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V. Jungic, L. Robinson

This tutorial is designed to accompany result given by Arjeh M. Cohen and David B. Wales in [2] and [3]. The basic definitions and some details and examples necessary for understanding the result and its proof are given as well as a sketch of the proof. The reader will find a few suggestions as to how Maple could be used for proving and checking some parts of the proof.

Let k be an algebraically closed field of characteristic 3 and let be the general linear group of degree 4 over k (i.e. the group of invertible matricies of order 4 with entries in k). Let be the set of all homogeneus polynomials in four variables over k, of degree n. Thus


Let and let Thus if and only if:
(We identify M with any , usually with f such that, without adding new monomials, f can not be written in the form ) V is a 16 - dimensional vector space over k. An action of G on V , i.e. a function

is defined in the following way. If and , let be such that

Then is given by

We say that V is a kG - module.For , the G - orbit of f is the set . Let

Theorem 1

There are exactly ten G - orbits of vectors in . Representative vectors for these orbits are listed above.

We can formulate the Theorem in the following way:

Chen Zhijie [1] found eight of these orbits and conjuctured that there were no other G - orbits. The remaining two, and , were found by Cohen and Wales.The above kG - modul V was one of the open cases in a prospective classification of irreducible modules for almost simple algebraic groups over an algebraically closed field of positive characteristic for which there are a finite number of points. P is the space of all cubic hypersurfaces on projective space. Considering hypersurfaces in the same -orbit as "equivalent" means working modulo a choice of coordinates. For example, a view on the real points in the hyperplane t=1 of the cubic hypersurface

is given on the following picture.

We will follow the idea of the proof given in [2].

Let be the general linear algebra (i.e. the algebra of all matricies of order 4 with entries in k).We consider g as a Lie algebra. A Lie algebra g is a vector space together with a bilinear map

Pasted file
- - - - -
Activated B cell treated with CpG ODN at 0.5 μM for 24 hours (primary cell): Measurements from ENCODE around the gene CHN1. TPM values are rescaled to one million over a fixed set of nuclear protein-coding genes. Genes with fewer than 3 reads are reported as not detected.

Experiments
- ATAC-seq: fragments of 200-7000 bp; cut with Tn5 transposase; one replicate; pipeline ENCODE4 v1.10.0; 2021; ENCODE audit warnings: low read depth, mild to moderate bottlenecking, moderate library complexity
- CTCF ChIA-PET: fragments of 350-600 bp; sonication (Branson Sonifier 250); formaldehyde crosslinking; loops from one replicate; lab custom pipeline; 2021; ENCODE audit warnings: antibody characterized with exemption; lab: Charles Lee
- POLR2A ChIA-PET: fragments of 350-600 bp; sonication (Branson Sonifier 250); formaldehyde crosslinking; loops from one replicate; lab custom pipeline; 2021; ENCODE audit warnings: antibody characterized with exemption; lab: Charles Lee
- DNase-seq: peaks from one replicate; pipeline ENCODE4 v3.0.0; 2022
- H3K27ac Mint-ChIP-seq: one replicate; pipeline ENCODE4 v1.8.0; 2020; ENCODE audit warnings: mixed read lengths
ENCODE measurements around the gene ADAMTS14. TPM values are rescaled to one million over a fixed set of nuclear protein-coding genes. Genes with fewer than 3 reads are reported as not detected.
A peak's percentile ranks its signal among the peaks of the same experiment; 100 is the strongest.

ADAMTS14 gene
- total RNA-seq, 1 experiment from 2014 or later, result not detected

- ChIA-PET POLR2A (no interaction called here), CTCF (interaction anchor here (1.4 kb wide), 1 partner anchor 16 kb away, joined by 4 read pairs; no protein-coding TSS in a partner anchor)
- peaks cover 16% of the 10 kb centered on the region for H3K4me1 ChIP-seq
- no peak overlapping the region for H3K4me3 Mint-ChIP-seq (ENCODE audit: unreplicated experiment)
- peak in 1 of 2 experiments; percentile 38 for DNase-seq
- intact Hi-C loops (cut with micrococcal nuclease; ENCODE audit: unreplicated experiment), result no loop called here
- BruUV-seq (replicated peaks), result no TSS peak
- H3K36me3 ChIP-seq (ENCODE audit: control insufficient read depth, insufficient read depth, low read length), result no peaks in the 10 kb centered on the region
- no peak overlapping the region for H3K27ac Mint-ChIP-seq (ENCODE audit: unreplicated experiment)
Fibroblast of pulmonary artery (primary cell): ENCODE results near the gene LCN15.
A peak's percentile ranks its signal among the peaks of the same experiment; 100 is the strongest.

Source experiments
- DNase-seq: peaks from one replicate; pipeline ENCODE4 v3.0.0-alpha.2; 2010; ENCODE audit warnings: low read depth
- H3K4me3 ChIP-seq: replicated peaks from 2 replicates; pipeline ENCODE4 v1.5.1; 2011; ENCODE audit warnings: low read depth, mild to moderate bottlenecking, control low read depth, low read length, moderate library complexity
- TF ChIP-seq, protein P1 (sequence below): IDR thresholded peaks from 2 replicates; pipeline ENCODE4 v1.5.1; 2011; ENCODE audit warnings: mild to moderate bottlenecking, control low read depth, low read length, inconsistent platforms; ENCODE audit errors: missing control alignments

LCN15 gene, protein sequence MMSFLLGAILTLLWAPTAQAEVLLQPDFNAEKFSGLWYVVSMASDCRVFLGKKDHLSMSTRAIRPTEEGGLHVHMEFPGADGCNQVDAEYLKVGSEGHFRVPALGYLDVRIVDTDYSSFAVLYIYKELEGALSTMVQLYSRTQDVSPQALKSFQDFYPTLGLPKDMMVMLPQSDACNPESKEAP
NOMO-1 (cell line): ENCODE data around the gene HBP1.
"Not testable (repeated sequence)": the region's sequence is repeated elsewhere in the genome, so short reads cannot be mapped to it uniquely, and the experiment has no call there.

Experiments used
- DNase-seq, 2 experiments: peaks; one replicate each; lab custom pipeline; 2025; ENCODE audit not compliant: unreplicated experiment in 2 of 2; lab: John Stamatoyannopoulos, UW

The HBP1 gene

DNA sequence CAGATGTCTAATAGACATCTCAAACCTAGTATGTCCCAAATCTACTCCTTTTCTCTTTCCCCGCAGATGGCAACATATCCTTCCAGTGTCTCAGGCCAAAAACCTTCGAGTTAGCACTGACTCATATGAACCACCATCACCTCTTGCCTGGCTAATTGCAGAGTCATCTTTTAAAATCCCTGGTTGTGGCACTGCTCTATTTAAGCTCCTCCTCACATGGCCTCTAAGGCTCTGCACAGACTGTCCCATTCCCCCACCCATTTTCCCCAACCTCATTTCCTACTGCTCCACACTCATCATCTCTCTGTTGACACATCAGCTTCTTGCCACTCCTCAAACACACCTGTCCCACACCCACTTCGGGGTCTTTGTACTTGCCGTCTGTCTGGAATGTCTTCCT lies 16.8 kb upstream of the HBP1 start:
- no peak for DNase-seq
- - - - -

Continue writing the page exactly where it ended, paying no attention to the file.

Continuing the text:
such that


In our case . We shall use as basis , where and, for , . If and , the action of g on is given by


For example, since

we have

This then determines the action of g on , and hence the action on V, in the following way. If and

where , then

For example, let be such that

As a representative of M we take Let Then

Hence, and its representative is Notice that

and, in general, if ,

As a basis for V, we shall use the 16 monomials in x, y, z, t which are not cubes. Let us denote by the l - th monomial in the second row of the array below. The action of g on V can now be explicitly given in terms of the following matrix where is written as . Here is matrix whose ij - th row consists of the coefficients of written out on the basis of V just given. In the array below, the row beginning with represents the ij - th row of , that is the vector such that

For example, Hence, and for , . From the forth row ( which begins with ) we have and, for , . Hence

For , the Lie stabilizer of f is .We compute in the following way (and Maple can do this). {
  1. .
  2. Form: .
  3. Solve: (mod 3);.
  4. Then .

For example:

  1. If , then

  2. :


  3. .
  4. .
is a Lie subalgebra of g .

The proof of the fact that

is based on the following Lemma.

Lemma 2

Let and and let h=Yf. Then .
Proof Let and let . Then











and the Lemma is proved.

Hence, if f and h belong to the same orbit then and are isomorphic as Lie algebras. To prove

the idea is to compute , and to verify that, for , the Lie algebras and are not isomorphic. The list of follows:

Since dim , dim dim , dim , dim dim , dim , dim , dim , and dim , it remains to consider two cases: and . It is easy to check that

(i. e. is abelian). But,for


we have and . Hence, is not abelian. Since a Lie algebra isomorphism preserves the property of being abelian, it follows that and are not isomorphic. Our way of proving that

has two steps. First, ask Maple to find the set of all such that . The answer is

If there is any such that , then . Now, ask Maple to calculate , where is written in general form. The answer is

Since we have


To prove , Cohen and Wales consider two cases. If and 16 - dim then there is such that . An algorithm how to construct such that is given. Secondly, it is shown, in a rather complicated manner, that

This, together with the fact

finishs the proof. In his talk at the Workshop on Organic Mathematics [3], A. M. Cohen suggested a different way of proving that

The proof of the fact above can be reduced to thanks to

Lemma 3

If the number of G orbits over is finite, it is also finite over the extension fields of with bijective correspondence.
Now it is sufficient to show that, for every

where the elements of are the sets of polynomials with coefficients in . The right hand side is . The left hand side is computed by determining the group stabilizers in of each of the ten . The complete list of those group stabilizers could be found in [1] and [2].

An idea of how to try to use Maple to check the result above follows. This idea is based on the fact that we KNOW that .

  1. Select,
  2. Compute: ,
  3. Compute: dim ,
  4. Pick: ; dim = dim ; (Only if dim we have a dilemma.)
  5. Form: ( We know that .)
  6. Find: ;(We know that exists.)
Maybe this procedure leads toward a simpler proof of the Theorem.

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